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Would you consider the audio edition of The Dyslexia Empowerment Plan to be better than the print version?
Yes, hearing Ben tell his story first-hand is great! Plus, if you're dyslexic, it's accesible, and you can also share the reading experience with your child.
What other book might you compare The Dyslexia Empowerment Plan to and why?
There are other great books on Dyslexia, most notably The Dyslexic Advantage, but this is the first book I've read that helps parents and dyslexics actually create a plan.
What about Ben Foss’s performance did you like?
His authentic narrative, pace, intonation, and sense of humor.
What’s an idea from the book that you will remember?
That integrating your learning disability is critical for success.
Any additional comments?
I've worked in the field of learning disabilities education for fourteen years, and this is the first book I've read on dyslexia that provides a roadmap for parents to help empower their children. It is the book I wish I had copies to give to every parent who walks through my door, who has recently learned that their child is dyslexic or that their school is failing them. While components like research, science, and stories of success are woven throughout the book, Foss' main objective is to help parents build a plan for their child, which includes identifying strengths, navigating the school system and legal rights, how to integrate accommodations, including assistive technologies, and, perhaps most importantly, how to talk with their child about their dyslexia. Why is this so meaningful? Most texts on dyslexia provide background; this book provides a path. It's the "What to Expect When You're Expecting" for the parent of a dyslexic child, and it's accurate, meaningful, and sincere because Foss himself was identified with dyslexia at age eight.Dyslexia is a hidden disability, not just because it can't be seen, but also because many dyslexics, including the author for many years of his life, try to hide it. Embarrassment, shame, guilt, and stigma are all components of why people hide their learning disability. Foss provides great stories, analogies, and actionable steps that steer people away from looking at dyslexia as a disease. As Foss says, "there is no cure because there is no disease." Tools, like the strength profiles map, allow parents, and dyslexics themselves, to begin building a plan for how to leverage their strengths and create an environment in which they will be succesful. There are also form letters and templates, like those to help parents navigate the IEP and legal processes, and numerous resources, both in the book and referenced on the web, that will help parents and their children immediately.There are several great books on dyslexia, but if you are a parent of a child identified with a learning disability, or you even think s/he may have a learning disability, this is THE FIRST book I would recommend reading. Foss teaches dyslexics how to integrate their dyslexia, which is the most important component of all.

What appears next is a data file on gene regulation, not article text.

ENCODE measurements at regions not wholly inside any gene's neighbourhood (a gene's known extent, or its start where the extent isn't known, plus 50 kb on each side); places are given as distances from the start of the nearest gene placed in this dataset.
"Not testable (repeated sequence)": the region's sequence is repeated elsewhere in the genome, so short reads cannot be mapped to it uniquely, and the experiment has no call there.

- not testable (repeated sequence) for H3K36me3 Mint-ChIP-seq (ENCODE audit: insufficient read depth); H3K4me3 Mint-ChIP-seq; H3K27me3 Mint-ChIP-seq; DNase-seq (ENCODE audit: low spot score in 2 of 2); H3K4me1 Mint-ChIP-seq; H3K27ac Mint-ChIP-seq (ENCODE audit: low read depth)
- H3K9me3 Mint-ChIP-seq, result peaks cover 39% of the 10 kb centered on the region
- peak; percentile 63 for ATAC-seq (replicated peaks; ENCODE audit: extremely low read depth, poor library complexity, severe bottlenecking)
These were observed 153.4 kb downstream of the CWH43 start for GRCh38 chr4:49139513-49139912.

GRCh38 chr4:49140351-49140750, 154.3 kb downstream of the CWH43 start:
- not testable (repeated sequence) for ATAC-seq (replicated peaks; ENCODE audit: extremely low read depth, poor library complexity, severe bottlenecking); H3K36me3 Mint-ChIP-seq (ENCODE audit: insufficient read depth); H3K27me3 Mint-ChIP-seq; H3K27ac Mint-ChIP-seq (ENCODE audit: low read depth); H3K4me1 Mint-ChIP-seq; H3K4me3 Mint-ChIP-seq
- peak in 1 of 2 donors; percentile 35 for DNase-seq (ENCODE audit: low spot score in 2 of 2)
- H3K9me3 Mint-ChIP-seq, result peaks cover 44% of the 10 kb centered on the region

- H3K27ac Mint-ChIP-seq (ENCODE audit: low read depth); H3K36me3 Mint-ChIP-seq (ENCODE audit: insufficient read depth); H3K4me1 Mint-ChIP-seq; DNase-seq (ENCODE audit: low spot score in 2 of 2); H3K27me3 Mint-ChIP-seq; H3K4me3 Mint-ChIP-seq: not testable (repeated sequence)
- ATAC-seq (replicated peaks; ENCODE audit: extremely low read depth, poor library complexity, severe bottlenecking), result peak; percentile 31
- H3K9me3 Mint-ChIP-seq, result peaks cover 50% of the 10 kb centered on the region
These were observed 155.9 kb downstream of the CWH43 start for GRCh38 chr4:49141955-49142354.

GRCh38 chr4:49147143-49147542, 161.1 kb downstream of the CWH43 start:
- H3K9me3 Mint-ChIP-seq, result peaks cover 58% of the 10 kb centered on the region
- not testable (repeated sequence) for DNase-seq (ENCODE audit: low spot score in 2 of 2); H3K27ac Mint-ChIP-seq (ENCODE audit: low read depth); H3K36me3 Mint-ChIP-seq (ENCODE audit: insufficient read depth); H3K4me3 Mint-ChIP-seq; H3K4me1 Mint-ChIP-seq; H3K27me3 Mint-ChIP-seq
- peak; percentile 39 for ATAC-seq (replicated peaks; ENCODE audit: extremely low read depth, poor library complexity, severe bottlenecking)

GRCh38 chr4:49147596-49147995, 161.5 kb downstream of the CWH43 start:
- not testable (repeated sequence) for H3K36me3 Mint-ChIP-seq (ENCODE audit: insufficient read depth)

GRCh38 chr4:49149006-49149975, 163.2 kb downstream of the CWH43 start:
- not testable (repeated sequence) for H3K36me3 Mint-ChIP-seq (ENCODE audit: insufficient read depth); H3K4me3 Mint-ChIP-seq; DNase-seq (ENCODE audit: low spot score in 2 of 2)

7 of 7 people found this review helpful
I can't express enough how much this helped after my 8 year old's recent diagnoses. He was diagnosed with ADHD in the Spring, but I knew in my gut there was still more. Sure enough, he has dyslexia. I'm still waiting on the details of his strengths (from more testing), but he has many. A crazy thing I must add is that my husband has ADHD and I'm dyslexic. We were never diagnosed in school so we suffered silently. What's the crazy part? Well, as you know dyslexia and ADHD often run in families, BUT our son is adopted! He was placed in the right family! We're here to help and encourage him to be proud and embrace his new style of learning...and we're able to relate and understand, PLUS it's helpful for us too! Thank you for all of the amazing resources and sharing your story!
5 of 5 people found this review helpful